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Our article on sublease accounting under FASB topic 840 lead to many enriching discussions. Often, one answer can lead to many more. As we receive those questions, we are glad to provide easy to understand solutions so that others with similar queries may find this topic useful. This article is a follow-up to two of the questions we received regarding the treatment of a loss for sublease accounting.

Subleasing Accounting at a loss

Our first question deals with properly accounting for the income received from a sublease.

“We lease 2 floors of a commercial building. One floor we occupy ourselves and the other we sub-let to another organization. There is escalation written into both the head lease and the sublease. The term of the sublease is not the same as the term of the head lease. On our balance sheet we have a deferred rent liability and on our income statement we recognize rent expense on a straight-line basis.

We recognize sublease revenue as received but do not show an asset on our balance sheet corresponding to future sublease payments receivable. We are subleasing at a loss and the head lease was signed twenty-one months before the sublease, so I do not believe we anticipated subleasing the floor. How should we properly reflect this income stream in both the income statement and balance sheet?

How to account for subleases at a loss

Our Response:

Because you are subleasing at a loss, the first thing that needs to be done is to calculate the present value of the remaining lease payments and the present value of the expected receipts from subleasing (this will mark your liability to market).

To do so, the journal entry will be:

  • A debit to a receivable account for the present value of the sublease.
  • A credit to a liability account for the present value of your remaining lease payments and a debit to a loss account for the difference.

The liability will be reduced as you make payments via the effective yield method (a portion of the payment will go to interest while the other to liability reduction) and the asset will be reduced as you receive payments.

Sublease accounting calculated

Our next question deals with partially subleased office space. 

“We have an office space where we subleased 50% of the rent-able square footage to another entity.

Under our original lease,

  • we received incentives for leasehold improvements,
  • dollars to pay off the early buyout from a previous lease, and
  • free rent up front on the new lease.

Under the new 50% sublease agreement, the net cash flows show a loss over the life of the lease.

Should we offset this loss by writing off 50% of the deferred liability for straight-line rent, 50% for the deferred liability for the previous lease termination cash payout, and 50% of the deferred liability established for the tenant improvement allowance?

Also, if we write off 50% of the deferred liability for the tenant improvement allowance, would we write off 50% of the net book value of the leasehold improvement asset? Finally, why would we account for this under ASC 420 vs. just accounting for it under ASC 840-20-25-14-15? “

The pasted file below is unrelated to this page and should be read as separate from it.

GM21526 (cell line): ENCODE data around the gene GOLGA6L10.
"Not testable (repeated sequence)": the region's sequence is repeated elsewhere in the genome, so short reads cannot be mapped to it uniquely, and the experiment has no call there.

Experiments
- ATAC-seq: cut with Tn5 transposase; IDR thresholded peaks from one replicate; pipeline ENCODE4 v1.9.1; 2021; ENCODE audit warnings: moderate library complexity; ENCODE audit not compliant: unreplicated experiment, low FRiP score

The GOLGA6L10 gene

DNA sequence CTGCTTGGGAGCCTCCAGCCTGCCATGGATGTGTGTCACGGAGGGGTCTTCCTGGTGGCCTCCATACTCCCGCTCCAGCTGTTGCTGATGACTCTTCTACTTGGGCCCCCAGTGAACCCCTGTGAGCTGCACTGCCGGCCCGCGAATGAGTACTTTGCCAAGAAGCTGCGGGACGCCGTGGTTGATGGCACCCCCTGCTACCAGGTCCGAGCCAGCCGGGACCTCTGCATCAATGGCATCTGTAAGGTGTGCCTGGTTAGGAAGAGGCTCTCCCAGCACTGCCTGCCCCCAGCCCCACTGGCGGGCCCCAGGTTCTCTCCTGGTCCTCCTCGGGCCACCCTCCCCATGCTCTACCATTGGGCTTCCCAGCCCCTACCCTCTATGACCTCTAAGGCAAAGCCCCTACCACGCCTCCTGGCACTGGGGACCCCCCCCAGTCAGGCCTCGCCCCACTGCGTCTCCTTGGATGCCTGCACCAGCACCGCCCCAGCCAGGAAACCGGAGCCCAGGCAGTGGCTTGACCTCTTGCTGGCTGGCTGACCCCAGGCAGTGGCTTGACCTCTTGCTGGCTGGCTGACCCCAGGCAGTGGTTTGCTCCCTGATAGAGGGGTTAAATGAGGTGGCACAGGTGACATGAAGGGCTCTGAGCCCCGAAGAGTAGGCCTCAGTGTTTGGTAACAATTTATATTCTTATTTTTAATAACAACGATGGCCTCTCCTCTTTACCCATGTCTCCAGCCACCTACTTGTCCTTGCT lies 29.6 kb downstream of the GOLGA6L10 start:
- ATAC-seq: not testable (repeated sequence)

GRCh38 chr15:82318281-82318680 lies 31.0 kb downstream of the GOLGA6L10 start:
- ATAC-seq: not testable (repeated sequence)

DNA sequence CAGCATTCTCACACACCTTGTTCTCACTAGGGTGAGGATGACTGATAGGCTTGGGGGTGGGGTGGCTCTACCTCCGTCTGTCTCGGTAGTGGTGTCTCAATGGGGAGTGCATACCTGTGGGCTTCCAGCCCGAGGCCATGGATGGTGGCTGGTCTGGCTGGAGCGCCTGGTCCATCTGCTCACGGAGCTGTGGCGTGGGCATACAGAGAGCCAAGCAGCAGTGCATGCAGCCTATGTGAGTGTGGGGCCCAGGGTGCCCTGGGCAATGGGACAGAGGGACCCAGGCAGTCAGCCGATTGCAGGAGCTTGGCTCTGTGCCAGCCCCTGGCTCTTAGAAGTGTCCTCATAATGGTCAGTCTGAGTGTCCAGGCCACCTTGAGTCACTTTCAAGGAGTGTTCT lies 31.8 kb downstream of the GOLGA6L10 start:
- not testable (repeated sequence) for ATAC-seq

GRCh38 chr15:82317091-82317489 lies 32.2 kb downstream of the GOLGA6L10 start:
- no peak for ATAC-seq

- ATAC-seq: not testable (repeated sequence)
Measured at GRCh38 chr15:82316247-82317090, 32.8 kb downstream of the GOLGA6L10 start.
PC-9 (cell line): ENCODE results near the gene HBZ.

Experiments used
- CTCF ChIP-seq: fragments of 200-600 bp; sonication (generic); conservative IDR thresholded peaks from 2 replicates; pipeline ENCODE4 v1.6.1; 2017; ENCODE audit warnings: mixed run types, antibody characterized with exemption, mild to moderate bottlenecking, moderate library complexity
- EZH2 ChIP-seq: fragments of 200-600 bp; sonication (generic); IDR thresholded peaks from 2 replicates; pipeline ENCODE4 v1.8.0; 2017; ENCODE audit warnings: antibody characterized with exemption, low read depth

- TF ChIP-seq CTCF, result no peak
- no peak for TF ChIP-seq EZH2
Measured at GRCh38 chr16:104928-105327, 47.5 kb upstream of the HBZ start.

Sublease accounting at a loss

Our Response:

Yes, as you indicated, the loss would be offset by reducing 50% of the deferred rent liability and 50% of the previous lease termination payout incentive, and 50% of the tenant improvement allowance. In addition, since you are reducing the TIA liability by 50% you would also write off 50% of the NBV of the leasehold improvement.

Additionally, 840-20-25-15 specifies that if the costs under the head lease exceeds the revenues under the sublease, then a loss would be recognized. ASC 420-10 then tells you HOW to calculate that loss so rather than using one or the other you will use both parts of the standard for various reason.

Hopefully, these clarifications will close the brackets on the treatment of a loss for sublease accounting, but if not, feel free to contact us by completing the form below. This doesn’t only apply to this topic, but to any lease accounting inquiry. We are happy to provide answers from our lease accounting experts for your tenacious questions.

As always, we write detailed blogs like this to demonstrate that our experts at LeaseQuery are not just real estate professionals, but also lease accounting experts. Trust us, there’s a difference. Our clients have access to our accounting professionals, and we consult with them on complex lease accounting issues just like this one.

We know full well the difficulties faced by real estate and equipment leasing professionals, as well as the accounting departments supporting them. Our lease accounting software reflects our expertise.

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About LeaseQuery:  

LeaseQuery is lease accounting software that helps companies manage their leases.  Rather than relying on excel spreadsheets, our clients use LeaseQuery to get alerts for critical dates (renewals, etc), calculate the straight-line amortization of rent and TI allowances per GAAP, provide the required monthly journal entries (for both capital and operating leases) and provide the commitment disclosure reports required in the notes and the MD&A.  Contact us here.

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